Reductions in spending will likely be pressured by global inflation rates but also shifting economies and local realities. For example, different locations open up or lock down as new coronavirus variants move. In addition, there are risks that spending habits shift again as people hold onto more money over fears of scarcity (which drove up pricing in many areas even before inflation rose).
For eCommerce shops, this means the need for a messaging change and potentially more targeted advertising. You'll need to overcome traditional pressures, competition, and generalized anxiety over future spending. Offers like free shipping may help you tackle some of these fears. You may need to position yourself as a reliable brand that will help them feel confident, as a worthwhile escape or cost, or as other comforting messaging. Observe if "retail therapy" shifts and look for patterns to capitalize on as the consumer's world shifts again.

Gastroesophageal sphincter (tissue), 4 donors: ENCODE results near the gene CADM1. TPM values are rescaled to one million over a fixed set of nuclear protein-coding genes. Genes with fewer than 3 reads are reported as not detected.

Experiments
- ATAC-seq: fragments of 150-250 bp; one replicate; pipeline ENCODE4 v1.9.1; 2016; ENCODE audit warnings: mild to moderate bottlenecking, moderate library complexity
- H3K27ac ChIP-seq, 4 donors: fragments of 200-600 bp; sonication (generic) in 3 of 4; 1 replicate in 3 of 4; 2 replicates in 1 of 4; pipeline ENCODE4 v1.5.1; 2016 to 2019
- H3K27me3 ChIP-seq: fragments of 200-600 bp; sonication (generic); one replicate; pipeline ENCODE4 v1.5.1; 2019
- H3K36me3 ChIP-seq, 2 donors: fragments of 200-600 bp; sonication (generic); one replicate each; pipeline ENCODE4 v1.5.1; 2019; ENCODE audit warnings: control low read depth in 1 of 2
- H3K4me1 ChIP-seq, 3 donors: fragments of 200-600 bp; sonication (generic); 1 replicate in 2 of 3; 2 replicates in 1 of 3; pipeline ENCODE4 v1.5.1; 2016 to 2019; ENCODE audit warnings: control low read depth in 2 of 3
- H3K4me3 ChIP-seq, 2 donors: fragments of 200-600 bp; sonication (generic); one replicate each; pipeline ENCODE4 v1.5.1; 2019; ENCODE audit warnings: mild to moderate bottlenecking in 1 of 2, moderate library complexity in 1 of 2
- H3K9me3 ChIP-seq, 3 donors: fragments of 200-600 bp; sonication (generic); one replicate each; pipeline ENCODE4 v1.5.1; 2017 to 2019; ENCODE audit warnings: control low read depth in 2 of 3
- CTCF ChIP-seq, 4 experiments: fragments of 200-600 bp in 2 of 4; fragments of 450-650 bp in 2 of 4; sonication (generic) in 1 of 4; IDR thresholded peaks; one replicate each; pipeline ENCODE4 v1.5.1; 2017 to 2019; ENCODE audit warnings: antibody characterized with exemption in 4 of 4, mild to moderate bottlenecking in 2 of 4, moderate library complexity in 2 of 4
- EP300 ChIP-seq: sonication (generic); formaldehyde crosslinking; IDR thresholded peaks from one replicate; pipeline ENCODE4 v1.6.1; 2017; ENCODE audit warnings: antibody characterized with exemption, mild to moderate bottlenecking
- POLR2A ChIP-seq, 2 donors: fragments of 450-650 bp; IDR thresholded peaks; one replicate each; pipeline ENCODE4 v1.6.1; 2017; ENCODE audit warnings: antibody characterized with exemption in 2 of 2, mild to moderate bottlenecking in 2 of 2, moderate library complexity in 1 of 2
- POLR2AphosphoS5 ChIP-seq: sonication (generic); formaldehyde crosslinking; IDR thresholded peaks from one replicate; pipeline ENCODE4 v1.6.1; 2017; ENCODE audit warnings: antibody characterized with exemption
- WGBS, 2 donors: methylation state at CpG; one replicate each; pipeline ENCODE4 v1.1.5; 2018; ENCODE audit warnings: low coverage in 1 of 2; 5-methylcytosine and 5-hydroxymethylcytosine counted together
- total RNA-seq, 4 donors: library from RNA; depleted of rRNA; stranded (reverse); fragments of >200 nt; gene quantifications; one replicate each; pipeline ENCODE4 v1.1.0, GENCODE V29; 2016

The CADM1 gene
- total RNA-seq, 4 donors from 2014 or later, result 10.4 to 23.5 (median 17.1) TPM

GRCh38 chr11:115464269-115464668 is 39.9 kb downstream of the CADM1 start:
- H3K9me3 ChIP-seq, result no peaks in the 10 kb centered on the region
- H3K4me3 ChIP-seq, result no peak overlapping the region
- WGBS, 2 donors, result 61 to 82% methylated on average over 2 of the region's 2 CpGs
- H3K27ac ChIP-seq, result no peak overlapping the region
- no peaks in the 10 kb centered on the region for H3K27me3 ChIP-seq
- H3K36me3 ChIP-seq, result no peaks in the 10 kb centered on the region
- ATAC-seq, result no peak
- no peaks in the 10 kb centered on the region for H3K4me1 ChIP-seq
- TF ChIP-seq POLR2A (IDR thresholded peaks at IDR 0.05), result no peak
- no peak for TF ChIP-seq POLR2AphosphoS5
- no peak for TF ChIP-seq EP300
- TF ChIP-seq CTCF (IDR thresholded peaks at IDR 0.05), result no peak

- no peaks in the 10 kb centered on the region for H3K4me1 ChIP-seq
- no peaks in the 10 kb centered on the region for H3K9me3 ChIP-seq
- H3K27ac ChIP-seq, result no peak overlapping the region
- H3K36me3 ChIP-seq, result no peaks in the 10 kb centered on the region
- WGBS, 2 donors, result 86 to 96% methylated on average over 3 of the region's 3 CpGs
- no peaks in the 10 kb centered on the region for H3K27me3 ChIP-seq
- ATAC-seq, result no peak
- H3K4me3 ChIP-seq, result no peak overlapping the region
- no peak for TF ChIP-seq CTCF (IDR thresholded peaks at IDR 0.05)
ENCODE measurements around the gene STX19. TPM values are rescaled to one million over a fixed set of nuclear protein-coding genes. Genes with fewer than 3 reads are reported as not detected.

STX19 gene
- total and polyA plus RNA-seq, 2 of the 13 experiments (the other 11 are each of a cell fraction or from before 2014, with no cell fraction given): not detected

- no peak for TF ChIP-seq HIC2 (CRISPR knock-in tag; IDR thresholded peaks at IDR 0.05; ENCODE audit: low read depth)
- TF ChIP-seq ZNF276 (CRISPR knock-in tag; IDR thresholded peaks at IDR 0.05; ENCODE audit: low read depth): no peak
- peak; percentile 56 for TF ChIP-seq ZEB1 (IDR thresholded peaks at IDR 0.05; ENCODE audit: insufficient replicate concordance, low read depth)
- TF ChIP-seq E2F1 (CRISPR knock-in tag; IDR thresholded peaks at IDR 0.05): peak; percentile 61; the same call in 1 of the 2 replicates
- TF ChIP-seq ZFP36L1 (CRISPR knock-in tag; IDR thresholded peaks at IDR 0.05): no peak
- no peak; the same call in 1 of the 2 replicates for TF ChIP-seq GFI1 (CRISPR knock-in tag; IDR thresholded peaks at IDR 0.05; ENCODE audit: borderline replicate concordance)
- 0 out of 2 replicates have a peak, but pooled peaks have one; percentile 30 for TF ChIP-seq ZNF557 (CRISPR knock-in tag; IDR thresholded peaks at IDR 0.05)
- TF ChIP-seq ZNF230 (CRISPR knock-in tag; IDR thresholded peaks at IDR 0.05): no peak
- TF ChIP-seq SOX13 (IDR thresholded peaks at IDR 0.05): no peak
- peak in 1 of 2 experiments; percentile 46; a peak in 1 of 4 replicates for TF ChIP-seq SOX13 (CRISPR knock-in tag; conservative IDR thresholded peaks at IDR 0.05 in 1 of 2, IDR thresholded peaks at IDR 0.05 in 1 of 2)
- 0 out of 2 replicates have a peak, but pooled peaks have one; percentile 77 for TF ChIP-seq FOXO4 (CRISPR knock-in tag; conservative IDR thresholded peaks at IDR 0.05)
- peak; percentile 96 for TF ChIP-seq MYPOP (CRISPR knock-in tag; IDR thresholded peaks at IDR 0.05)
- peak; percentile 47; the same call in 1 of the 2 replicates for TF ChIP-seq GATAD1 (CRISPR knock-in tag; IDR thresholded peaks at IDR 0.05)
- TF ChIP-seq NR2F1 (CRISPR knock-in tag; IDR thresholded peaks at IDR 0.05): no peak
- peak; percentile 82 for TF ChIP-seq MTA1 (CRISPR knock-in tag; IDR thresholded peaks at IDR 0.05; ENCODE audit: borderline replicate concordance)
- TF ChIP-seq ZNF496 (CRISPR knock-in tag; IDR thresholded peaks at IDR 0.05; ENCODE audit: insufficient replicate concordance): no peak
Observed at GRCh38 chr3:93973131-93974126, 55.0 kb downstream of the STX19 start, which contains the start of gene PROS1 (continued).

Global supply chains hoped they would be significantly more resilient than smaller chains. While that's true in some cases, we also see how global pressures can compound costs as chains grow larger. One of the biggest challenges is the price and availability of energy.
Russian energy is under the microscope after the country invades Ukraine. Before the war, Russia supplied 12% of the world's crude oil and 17% of the world's natural gas, and 40% of natural gas used in EU countries. Sanctions have halted much of that energy flow, increasing the cost of oil and gas used to heat homes and power the ships, trucks, and cars used to move people and goods—the cost of services increases at each step in your product's journey. In addition, inbound shipments on ocean, rail, and truck have higher prices—carriers performing last-mile delivery charge significantly higher fuel surcharges to compensate for this.
In the U.S., significant carriers were charging between a 16.75% and 20.75% fuel surcharge for ground and express ground packages on top of other costs. In contrast, small regional carriers said they might need to raise tariffs above 50%.